Newshub headline with Children's Wisconsin logo
Cheerleading and sports medicine safety at Children's Wisconsin

What Netflix’s “Cheer” gets right — and wrong — about young athletes

From “Ellen” to The New York Times, everyone is talking about the new cheerleading docuseries on Netflix, “Cheer.” As a licensed athletic trainer with experience working with the sport of acrobatics and tumbling, there is so much I enjoy about this new show. But there are some cringeworthy parts, too. Here are a few top takeaways from my vantage point in pediatric sports medicine.

Mat talk is key

Encouragement goes a long way in sports and the "mat talk" in "Cheer" is no exception. The positive energy from athletes who loudly broadcast support for their teammates from the sidelines keeps everyone going.

Finding support and positive energy on your team is a must, but for some young athletes, the support of a sport psychologist can be helpful, too. Our sports psychologists help young athletes:

  • Learn to maintain focus, set goals and regulate energy levels

  • Adjust to injury and the recovery process

  • Return to sport with confidence and awareness

Don’t do dark room therapy for concussions

Concussions need to be taken seriously, but in “Cheer,” they seem to be brushed under the rug and that could lead to short- and long-term problems for athletes. Unlike suggestions made on the show, Children's Wisconsin providers do not recommend dark room or "cocoon" therapy following a concussion. While it is appropriate at first to avoid visual stimulation –– including video games, computers, texting, television and reading –– going to the extreme of a dark room is not proven to enhance recovery from a concussion.

Appropriate care for concussion includes:

  • A comprehensive evaluation by a licensed athletic trainer and a physician

  • An individualized plan to help kids “return to learn” to the classroom and “return to play” on the athletic field –– when their bodies and brains are ready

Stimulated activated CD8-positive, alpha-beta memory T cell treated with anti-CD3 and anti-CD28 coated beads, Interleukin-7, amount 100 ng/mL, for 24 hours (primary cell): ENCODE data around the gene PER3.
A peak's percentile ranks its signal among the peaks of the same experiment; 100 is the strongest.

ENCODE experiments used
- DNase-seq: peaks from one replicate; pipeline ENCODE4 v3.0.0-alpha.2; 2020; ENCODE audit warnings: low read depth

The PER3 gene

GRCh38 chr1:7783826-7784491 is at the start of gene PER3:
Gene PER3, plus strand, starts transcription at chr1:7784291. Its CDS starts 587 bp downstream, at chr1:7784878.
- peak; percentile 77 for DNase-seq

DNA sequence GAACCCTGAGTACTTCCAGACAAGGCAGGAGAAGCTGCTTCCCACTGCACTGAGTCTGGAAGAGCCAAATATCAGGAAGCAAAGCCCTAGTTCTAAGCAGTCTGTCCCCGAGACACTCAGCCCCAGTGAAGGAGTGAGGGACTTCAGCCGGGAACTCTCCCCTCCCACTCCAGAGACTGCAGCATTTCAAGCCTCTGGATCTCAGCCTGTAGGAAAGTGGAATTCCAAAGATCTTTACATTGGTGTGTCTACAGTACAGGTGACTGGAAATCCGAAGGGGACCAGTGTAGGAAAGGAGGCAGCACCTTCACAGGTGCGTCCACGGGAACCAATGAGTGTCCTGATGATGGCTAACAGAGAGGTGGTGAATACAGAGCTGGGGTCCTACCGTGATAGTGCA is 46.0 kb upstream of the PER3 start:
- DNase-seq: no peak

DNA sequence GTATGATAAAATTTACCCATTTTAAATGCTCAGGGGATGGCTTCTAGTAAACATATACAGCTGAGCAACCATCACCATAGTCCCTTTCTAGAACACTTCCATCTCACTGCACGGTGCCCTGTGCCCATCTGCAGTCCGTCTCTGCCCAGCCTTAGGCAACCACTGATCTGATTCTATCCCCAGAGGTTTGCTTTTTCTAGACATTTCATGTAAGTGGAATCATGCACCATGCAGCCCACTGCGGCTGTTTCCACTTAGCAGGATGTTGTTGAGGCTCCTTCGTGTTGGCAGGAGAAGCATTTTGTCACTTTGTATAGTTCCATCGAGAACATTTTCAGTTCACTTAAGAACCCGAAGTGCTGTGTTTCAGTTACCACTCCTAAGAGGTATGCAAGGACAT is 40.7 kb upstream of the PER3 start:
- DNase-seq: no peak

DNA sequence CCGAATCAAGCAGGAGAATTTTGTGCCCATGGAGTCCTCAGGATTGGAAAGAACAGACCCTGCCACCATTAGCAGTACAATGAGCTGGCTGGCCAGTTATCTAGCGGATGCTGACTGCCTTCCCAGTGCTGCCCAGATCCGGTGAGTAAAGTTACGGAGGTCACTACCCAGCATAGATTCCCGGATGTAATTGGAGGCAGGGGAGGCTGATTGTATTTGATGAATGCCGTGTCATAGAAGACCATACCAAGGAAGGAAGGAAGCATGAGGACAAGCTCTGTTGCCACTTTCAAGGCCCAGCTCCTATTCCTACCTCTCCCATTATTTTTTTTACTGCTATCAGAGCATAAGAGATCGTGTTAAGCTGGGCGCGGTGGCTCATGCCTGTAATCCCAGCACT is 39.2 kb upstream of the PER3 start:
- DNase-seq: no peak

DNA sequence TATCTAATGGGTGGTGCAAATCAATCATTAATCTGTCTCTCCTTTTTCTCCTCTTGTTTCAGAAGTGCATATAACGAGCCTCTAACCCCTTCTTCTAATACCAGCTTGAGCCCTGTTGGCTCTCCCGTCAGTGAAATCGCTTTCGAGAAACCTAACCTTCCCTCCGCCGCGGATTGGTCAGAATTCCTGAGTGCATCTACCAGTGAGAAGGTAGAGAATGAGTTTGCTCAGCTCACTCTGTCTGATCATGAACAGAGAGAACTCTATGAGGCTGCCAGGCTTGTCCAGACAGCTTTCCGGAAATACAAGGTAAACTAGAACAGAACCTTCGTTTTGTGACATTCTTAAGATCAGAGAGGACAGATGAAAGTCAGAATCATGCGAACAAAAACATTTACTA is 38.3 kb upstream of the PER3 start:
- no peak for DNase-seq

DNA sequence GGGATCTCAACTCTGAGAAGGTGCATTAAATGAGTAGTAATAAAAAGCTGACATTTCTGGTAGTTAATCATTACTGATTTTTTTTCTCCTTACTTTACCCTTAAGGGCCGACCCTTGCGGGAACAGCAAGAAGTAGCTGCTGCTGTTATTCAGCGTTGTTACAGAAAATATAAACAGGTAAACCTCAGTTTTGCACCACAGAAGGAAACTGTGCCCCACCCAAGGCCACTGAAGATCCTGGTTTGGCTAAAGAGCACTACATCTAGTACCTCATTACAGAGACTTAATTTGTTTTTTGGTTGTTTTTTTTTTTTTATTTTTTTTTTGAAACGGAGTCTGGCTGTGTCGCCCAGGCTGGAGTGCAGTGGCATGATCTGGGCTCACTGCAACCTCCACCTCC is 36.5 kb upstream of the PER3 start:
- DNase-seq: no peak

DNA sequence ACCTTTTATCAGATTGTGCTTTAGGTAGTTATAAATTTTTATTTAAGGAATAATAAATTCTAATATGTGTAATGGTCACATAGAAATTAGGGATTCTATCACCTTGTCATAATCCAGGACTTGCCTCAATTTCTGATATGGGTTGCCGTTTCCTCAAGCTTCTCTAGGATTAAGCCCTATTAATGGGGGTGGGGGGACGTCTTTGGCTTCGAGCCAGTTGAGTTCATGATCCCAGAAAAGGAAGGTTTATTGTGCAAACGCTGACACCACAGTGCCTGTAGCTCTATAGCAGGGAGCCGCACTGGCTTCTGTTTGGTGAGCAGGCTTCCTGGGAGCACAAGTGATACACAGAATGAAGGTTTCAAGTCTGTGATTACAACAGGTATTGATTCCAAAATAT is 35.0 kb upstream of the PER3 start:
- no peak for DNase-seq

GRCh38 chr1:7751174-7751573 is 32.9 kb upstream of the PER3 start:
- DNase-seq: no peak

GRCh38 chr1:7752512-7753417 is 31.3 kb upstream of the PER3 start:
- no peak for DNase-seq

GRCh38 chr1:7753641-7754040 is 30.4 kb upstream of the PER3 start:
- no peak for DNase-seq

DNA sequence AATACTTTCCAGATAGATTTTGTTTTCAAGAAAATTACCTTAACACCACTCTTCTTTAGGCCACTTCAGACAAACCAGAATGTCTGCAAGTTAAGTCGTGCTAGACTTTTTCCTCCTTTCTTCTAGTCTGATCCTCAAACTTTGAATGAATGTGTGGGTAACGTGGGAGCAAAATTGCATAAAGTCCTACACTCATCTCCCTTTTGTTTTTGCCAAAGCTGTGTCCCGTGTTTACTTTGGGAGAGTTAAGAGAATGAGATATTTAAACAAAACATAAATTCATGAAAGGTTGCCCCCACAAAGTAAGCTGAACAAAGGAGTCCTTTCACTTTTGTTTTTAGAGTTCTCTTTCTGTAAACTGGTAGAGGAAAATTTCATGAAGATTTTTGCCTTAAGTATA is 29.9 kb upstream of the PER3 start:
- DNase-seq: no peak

• Close communication between sport medicine staff, the athlete, their family, and the school and sports personnel to ensure recovery is appropriate and successful

It’s also a great idea to have a baseline concussion test. This is given when an athlete is healthy and the results can be compared to a test given after a suspected concussion. This helps sports medicine specialists improve concussion care and make return-to-play decisions.

Nourish your body

We know all athletes want to look and perform their best. But taking care of yourself properly is always more important than the number on the scale or the size of your uniform. A registered dietitian who specializes in sports nutrition can help young athletes with:

  • Hydration and fluid recovery

  • Eating for optimal health, energy and performance

  • Injury recovery and prevention

  • Unique conditions for female athletes

All hail dancers

Can anyone match La’Darius’ dance moves? Whew! Demands on a young dancer’s body can be different than other sports, which is why we developed the Dance Medicine Program to specifically meet the needs of dancers. We treat dancers from all genres, including ballet, tap, jazz, competitive dance and, yes, cheerleading.

Know your limits, and support coaches who respect them

While it’s admirable to push yourself to be a better athlete, it is never a good idea to push through pain or limping. Pushing through pain can result in injury and longer time out of your sport or activity. Coach Monica made a point by pushing injured kids to practice, at the expense of their well-being. Injured athletes should always stay on the sidelines until they’re cleared to play by their medical team. Learning plays and supporting teammates from the sidelines is a valid and important way to participate when injured.

I’ll keep on cheering for the amazing athletes of “Cheer,” while encouraging kids, parents and coaches to always put the health and safety of young athletes first.